Ms L Mjobo (ANC) agreed with Mr Mashele that there should be clear progress within the organisation. The Committee had been presented with the issues within the IDT, but without any resolutions. She questioned whether the memorandum to be submitted to Cabinet had any timeframe, as there was a need for accountability. On the issue of non-payments, she asked whether IDT had a due date for submission of payments or not. She urged the Department to take initiative and evaluate the work on the ground.
Ms S van Schalkwyk (ANC) said an instruction had been issued by National Treasury for the 2014/15 financial year which referred to the outstanding fees which had to be paid by different departments to the IDT. She asked if this had not been implemented properly, and what measures had been put in place to ensure that payments were made. If the IDT had received any payments based on those instructions, how many departments had paid? If not, what measures had been put in place to enforce payment of the outstanding fees?
She asked the Department to indicate what the current state of affairs looked like in terms of the staff establishment, staff turnover and available vacancies, and to highlight the critical vacant positions within the organisation.
The Chairperson directed her comments to the Deputy Minister and the DG, and said she agreed with Mr Mashele that the Department had been asked to appear before the Committee to present on the progress made towards transforming IDT, and not on the issues faced by the organisation, as these were already known.
Adv Vukela accepted the concerns raised, and agreed that the presentation had not responded to the questions forwarded by the Members. He said there were a lot of administrative processes that had taken place between the Department, National Treasury and the IDT. However, although work had been done, this had delayed tangible outcomes that could be presented.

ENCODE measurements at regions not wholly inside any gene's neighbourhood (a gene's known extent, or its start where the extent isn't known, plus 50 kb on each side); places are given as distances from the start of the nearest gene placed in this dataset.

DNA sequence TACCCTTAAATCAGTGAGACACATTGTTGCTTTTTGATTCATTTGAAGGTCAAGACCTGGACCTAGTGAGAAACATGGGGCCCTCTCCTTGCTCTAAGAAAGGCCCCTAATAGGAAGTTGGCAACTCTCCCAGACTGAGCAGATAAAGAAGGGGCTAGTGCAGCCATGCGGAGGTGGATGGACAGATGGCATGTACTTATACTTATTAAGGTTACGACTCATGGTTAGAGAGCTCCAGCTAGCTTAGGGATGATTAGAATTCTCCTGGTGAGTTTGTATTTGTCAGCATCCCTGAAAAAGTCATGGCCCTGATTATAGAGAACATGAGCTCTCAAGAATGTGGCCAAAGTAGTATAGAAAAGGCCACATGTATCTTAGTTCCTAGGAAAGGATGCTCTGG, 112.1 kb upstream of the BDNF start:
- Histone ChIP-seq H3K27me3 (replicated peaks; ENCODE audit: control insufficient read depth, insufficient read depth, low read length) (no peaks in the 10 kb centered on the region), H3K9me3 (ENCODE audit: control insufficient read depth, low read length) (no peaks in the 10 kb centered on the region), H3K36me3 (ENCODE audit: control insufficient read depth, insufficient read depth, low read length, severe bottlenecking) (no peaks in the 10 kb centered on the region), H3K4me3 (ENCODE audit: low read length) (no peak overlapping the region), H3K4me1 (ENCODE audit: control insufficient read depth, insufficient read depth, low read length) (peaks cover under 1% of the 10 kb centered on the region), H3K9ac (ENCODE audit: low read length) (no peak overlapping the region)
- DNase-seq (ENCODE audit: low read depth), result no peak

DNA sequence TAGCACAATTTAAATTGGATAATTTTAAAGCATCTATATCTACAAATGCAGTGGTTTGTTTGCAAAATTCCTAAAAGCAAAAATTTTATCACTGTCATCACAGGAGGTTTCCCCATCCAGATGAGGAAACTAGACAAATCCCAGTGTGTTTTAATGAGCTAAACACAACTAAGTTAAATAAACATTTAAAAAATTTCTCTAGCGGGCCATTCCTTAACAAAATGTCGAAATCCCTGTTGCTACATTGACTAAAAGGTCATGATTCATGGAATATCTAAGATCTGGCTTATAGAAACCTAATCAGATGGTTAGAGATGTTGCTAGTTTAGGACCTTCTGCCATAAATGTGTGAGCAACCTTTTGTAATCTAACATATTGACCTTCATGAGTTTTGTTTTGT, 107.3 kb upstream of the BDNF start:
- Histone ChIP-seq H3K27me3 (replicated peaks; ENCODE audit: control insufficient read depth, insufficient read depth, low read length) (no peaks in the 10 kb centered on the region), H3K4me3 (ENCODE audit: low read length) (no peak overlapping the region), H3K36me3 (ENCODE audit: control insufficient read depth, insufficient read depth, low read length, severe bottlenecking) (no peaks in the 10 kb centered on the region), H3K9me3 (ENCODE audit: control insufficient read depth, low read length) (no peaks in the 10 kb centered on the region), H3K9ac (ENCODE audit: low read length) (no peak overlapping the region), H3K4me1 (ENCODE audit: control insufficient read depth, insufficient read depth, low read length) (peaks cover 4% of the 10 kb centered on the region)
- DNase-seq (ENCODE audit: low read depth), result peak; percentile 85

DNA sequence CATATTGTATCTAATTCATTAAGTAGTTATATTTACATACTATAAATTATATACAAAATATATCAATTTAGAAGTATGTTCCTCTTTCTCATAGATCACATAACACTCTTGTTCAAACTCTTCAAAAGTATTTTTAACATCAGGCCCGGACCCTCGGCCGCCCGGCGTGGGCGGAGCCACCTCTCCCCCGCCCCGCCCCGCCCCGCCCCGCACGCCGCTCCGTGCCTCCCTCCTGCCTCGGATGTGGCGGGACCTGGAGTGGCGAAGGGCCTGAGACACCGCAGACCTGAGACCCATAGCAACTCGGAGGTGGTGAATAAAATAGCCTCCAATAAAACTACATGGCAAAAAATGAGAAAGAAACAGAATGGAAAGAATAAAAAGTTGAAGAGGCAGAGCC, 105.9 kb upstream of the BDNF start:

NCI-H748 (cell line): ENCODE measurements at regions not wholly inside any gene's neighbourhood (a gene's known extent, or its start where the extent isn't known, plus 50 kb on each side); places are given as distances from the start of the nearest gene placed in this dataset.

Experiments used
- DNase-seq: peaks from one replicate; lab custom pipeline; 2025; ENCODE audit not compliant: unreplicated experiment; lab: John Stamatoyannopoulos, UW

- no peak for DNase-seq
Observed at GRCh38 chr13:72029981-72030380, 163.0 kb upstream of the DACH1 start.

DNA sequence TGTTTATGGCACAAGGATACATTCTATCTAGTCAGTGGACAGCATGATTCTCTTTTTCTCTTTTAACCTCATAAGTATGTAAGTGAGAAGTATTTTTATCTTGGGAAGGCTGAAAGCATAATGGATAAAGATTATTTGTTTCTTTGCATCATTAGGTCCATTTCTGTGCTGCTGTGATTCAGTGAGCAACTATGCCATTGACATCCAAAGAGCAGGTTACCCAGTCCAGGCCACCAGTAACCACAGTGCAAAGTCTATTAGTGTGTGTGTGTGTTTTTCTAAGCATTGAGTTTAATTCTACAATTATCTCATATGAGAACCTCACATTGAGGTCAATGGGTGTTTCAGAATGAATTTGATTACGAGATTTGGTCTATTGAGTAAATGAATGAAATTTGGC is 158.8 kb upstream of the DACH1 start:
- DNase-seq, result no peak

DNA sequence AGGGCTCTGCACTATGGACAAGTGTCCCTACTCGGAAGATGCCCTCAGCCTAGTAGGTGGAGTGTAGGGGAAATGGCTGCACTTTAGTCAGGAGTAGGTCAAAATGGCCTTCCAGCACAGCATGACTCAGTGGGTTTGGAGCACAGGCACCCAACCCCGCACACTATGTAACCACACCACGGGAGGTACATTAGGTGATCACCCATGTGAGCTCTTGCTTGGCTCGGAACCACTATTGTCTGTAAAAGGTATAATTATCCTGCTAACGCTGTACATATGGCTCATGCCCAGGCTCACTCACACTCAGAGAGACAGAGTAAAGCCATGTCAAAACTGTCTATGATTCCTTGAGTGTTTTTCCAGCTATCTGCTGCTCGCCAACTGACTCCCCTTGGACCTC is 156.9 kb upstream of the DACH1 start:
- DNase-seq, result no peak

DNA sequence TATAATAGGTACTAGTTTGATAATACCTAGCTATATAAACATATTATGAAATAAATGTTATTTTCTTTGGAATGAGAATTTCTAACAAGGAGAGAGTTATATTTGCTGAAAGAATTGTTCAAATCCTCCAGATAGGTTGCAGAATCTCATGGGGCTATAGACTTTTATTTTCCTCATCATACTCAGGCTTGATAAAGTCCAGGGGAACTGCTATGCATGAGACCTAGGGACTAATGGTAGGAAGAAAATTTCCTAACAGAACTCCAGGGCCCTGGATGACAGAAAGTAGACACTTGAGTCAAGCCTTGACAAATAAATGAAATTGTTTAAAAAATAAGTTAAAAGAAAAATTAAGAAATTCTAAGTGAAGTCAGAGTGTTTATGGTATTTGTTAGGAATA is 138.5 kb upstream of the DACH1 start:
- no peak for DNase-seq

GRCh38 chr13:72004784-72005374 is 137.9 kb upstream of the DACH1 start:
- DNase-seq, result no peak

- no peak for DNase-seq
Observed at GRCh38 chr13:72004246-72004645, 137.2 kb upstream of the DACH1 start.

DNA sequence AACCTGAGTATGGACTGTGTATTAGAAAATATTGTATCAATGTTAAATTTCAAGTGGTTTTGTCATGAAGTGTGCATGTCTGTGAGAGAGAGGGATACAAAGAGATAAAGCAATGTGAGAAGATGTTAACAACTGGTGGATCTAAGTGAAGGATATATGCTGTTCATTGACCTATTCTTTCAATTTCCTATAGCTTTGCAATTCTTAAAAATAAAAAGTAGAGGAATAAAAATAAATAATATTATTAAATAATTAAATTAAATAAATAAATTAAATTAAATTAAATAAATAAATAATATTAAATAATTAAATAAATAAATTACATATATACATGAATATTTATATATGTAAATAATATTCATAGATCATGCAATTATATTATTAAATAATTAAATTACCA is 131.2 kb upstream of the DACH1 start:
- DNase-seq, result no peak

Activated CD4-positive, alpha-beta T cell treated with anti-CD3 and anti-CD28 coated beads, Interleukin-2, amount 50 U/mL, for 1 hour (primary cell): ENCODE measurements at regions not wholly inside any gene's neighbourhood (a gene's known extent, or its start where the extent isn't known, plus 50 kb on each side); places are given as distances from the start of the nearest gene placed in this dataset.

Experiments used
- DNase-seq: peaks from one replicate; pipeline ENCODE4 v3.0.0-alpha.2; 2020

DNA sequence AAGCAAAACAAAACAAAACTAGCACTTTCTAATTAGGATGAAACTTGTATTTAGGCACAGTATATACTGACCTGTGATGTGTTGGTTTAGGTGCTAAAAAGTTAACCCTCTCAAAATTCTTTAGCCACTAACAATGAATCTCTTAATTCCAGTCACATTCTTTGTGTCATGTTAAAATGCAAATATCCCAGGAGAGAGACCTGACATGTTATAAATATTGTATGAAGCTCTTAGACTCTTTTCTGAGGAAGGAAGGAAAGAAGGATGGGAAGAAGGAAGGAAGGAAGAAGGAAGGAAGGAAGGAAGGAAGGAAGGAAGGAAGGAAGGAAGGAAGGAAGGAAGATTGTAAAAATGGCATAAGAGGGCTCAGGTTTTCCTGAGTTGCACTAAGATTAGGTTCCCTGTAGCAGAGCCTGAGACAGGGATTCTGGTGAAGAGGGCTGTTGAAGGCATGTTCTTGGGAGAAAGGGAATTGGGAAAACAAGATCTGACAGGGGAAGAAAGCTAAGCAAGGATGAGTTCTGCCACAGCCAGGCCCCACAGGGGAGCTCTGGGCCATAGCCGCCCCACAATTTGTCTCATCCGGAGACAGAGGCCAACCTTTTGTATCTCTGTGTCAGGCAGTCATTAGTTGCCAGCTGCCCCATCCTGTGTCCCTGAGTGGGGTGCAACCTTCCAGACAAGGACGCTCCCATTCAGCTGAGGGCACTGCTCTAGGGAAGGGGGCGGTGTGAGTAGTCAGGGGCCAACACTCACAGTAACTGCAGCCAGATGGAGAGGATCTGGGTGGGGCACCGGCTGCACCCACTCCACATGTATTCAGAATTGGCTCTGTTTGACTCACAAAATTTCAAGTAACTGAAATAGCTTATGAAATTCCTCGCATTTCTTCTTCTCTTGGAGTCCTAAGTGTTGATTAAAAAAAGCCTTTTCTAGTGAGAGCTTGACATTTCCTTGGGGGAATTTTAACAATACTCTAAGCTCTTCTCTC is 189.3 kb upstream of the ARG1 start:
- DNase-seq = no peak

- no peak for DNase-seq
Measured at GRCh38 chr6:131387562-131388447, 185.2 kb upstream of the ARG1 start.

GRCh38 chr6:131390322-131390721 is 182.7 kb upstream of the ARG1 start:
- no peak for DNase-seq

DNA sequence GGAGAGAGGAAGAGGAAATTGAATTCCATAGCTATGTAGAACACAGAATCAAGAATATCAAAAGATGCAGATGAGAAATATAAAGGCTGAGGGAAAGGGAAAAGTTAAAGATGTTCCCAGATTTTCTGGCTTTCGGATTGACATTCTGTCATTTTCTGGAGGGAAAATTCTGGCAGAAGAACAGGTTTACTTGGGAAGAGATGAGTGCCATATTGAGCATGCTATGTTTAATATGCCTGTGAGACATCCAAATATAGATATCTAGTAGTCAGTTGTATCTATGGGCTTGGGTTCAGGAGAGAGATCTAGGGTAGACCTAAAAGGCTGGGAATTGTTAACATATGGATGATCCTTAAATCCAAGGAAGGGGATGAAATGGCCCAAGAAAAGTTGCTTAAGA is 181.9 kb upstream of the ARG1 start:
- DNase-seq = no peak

He explained that the Government Technical Advisory Centre (GTAC) was a government technical assistant unit which assisted organisations in various areas.
The intention to submit a mandate to Cabinet was based on the investigation sanctioned by the Deputy Minister -- the Department should engage with the IDT to develop a status report that would reflect the current situation. The Cabinet was to assist in planning how the current administration of the IDT should look.
Mr Molatelo Mohwasa, Acting Inter-Governmental Coordination: DPWI, responded to two issues raised by the Members. He said the IDT was managed by the Department, and this was done through regular engagements. To mitigate the issues faced by the IDT, the Department had engaged with National Treasury appealing that the technical task team (GTAC) be made available to the entity. This task team would focus on the status of the IDT with a view to providing a financial and human resources (HR) model reflecting the end state of the organisation. This exercise had been meant to start at the beginning of the 2019 financial year, but due to changes this could not be done and therefore no tangible results could be presented.
On 7 August, the IDT had briefed the Deputy Minister about the challenges encountered when trying to collect payments from clients. Upon obtaining client information from the IDT, the Department had established communication with the clients and there had been some responses in terms of engaging the IDT with the intention of paying outstanding fees.
Mr Coceko Pakade, Chief Executive Officer (CEO): IDT, said the organisation had finalised its turnaround plan and made presentations to the DPWI and National Treasury, with which it had ongoing engagements. With any organisational restructuring, effective management was essential to minimise the negative impacts on the employees, and this involved wider consultation and a reduced delay time.
When the IDT finalised its organisation development (OD) plan, the board had embarked on a process to approve the proposed new structure. This had involved pulling in more technical skills, rather the previous surplus of administrative and support staff, and this had required a reduction in the work force. In the process, there was a comprehensive plan on how to migrate employees to the new structure and how the new positions were going to be sourced. Through this period of transitioning, the organisation had to consult with labour unions to ensure that proper channels had been put in place. One strategy was the introduction of exit packages, which resulted in 45 officials leaving the organisation.